Due to the Fed increasing benchmark rates, the rates of fixed-rate mortgages (FRMs) and adjustable-rate mortgages (ARMs) are both continuing to increase at a rapid rate. The current average 30-year FRM rate is 6.70%, and it’s 5.96% for ARMs, as of Sept 30th.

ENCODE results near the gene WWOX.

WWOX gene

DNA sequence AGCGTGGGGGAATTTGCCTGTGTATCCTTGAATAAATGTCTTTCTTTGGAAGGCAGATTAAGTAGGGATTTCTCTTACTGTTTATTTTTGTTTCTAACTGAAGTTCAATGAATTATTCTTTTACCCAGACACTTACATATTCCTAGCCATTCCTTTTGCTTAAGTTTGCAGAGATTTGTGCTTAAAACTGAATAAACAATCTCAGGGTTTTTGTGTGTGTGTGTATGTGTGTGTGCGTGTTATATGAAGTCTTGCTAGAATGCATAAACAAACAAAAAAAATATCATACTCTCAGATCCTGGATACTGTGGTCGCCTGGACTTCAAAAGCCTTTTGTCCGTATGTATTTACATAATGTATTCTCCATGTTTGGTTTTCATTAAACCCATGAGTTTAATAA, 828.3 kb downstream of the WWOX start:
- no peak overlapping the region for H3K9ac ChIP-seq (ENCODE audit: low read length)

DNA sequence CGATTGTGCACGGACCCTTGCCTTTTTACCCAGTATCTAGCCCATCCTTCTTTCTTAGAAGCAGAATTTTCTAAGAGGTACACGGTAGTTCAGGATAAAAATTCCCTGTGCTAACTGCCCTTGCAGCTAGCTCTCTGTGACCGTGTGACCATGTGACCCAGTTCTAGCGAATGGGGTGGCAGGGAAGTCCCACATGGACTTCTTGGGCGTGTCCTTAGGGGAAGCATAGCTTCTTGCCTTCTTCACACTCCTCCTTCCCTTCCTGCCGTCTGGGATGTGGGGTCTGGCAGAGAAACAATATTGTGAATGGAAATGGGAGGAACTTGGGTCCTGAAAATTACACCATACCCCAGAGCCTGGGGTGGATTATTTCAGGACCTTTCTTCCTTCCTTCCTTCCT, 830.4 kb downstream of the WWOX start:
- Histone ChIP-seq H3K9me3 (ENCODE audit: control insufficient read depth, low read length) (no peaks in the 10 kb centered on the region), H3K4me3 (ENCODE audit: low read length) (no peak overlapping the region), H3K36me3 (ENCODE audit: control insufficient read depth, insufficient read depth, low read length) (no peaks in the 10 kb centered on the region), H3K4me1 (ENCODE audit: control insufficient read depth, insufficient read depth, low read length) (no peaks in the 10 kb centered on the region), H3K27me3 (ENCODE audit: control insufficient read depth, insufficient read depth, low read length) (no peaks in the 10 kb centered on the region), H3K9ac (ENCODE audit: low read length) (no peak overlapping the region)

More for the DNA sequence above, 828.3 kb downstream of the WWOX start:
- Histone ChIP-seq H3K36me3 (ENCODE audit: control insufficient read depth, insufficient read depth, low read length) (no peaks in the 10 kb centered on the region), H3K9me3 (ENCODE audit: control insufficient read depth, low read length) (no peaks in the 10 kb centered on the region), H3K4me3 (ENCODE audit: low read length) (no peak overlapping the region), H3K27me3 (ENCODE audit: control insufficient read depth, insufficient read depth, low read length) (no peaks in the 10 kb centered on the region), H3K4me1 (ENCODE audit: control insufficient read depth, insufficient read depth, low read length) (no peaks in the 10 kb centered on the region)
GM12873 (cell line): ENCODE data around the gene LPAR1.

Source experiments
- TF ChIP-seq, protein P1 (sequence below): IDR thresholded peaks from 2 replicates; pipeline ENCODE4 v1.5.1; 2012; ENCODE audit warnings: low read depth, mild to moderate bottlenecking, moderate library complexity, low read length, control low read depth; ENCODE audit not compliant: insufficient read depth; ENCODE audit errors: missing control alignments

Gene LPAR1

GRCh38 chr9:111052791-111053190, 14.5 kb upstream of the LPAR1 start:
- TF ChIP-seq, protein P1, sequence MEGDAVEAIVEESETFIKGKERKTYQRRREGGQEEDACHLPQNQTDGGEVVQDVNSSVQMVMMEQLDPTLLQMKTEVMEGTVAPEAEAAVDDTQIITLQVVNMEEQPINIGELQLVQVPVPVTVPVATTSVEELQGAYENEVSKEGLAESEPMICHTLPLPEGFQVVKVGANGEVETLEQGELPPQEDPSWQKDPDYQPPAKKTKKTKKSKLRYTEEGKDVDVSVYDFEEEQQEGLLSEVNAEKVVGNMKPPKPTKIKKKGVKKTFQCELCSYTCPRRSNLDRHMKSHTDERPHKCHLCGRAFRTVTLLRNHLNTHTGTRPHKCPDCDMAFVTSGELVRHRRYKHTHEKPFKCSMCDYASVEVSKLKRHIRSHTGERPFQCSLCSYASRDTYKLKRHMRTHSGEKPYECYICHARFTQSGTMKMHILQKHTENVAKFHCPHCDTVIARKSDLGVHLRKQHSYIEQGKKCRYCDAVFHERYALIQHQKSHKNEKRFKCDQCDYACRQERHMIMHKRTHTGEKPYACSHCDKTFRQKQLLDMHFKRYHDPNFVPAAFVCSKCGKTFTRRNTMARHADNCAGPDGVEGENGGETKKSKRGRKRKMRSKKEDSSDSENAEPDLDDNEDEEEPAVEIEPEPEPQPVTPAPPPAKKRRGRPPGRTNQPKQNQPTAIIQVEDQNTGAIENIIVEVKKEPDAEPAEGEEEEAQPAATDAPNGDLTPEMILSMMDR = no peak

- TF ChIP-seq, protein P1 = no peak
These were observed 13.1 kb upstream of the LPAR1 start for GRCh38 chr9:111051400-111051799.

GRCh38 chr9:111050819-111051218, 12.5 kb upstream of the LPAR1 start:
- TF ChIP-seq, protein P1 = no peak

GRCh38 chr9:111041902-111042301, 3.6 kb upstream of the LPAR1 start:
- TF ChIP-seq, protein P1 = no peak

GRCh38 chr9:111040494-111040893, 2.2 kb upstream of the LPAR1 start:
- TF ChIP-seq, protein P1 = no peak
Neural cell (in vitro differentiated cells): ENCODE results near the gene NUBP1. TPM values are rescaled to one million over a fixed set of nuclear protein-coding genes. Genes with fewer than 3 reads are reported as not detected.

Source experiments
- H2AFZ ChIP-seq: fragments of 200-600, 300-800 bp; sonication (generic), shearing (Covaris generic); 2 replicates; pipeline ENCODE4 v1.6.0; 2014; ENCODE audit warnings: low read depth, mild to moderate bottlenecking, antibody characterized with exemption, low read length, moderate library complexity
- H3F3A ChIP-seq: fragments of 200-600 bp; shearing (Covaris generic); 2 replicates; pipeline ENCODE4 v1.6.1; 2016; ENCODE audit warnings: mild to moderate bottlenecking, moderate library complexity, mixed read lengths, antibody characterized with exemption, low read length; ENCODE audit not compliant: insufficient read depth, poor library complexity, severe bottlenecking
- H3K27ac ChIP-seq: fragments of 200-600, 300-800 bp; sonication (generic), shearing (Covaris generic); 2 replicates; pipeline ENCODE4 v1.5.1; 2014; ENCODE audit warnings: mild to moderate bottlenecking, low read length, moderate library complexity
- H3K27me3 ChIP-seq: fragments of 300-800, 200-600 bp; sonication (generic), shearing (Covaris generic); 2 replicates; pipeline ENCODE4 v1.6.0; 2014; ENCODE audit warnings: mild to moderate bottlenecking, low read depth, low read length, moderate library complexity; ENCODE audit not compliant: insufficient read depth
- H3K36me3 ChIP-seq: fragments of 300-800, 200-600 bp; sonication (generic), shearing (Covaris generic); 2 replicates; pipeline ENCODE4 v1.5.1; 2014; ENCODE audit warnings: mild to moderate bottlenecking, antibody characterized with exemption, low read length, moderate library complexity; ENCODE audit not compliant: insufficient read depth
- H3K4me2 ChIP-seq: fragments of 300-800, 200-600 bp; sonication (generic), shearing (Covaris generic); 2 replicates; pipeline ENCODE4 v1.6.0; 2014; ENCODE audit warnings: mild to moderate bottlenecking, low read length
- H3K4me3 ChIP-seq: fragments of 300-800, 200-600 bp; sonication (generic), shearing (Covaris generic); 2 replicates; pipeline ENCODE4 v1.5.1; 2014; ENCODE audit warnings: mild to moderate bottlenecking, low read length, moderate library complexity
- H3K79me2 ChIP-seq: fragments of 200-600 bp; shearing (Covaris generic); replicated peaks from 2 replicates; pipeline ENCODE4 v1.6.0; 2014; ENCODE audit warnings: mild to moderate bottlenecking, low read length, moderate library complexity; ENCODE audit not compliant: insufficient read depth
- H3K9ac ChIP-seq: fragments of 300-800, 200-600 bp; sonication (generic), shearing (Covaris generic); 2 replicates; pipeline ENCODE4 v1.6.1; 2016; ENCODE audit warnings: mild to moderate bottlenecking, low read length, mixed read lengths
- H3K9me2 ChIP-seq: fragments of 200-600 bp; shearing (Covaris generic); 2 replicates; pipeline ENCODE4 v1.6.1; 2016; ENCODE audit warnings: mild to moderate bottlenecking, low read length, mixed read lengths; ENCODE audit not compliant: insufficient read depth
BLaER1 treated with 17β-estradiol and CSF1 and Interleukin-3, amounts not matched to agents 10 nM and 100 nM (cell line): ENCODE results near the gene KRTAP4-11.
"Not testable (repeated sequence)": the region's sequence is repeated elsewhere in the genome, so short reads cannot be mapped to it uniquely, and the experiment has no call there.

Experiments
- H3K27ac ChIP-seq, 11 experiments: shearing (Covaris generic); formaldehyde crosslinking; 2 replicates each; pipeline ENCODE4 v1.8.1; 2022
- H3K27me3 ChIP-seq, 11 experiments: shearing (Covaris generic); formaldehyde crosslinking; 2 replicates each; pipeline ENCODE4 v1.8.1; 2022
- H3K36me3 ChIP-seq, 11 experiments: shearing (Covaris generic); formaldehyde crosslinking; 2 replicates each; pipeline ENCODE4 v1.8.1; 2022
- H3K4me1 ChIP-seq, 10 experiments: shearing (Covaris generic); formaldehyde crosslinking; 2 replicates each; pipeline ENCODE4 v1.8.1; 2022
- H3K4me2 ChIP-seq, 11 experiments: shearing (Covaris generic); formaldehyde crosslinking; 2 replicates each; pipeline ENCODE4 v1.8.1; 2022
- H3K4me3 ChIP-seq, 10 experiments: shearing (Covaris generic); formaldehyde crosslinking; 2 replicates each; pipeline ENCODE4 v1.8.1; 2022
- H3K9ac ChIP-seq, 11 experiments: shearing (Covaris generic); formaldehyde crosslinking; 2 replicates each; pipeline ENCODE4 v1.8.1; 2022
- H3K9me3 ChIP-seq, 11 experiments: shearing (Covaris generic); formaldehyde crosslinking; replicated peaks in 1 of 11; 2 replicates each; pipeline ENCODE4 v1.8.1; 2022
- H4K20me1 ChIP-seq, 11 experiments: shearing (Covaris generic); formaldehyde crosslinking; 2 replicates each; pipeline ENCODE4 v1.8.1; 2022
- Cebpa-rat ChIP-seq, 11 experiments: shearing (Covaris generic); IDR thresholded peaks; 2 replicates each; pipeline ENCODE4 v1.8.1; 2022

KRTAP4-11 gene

It’s normal for FRM rates to be higher than ARM rates, but that may not be the case soon, because of the reasons for the rapidly increasing rates. The ARM rates are directly tied to the benchmark rates — as the benchmark rates increase, the ARM rates will also increase proportionally. While FRM rates are also increasing, it’s not directly because of the increasing benchmark rate. FRM rates are actually tied to bond market rates. However, since the FRM rates are already increasing much faster than bond market rates, they can’t sustainably go much higher, while ARM rates don’t have that restriction and are quickly catching up.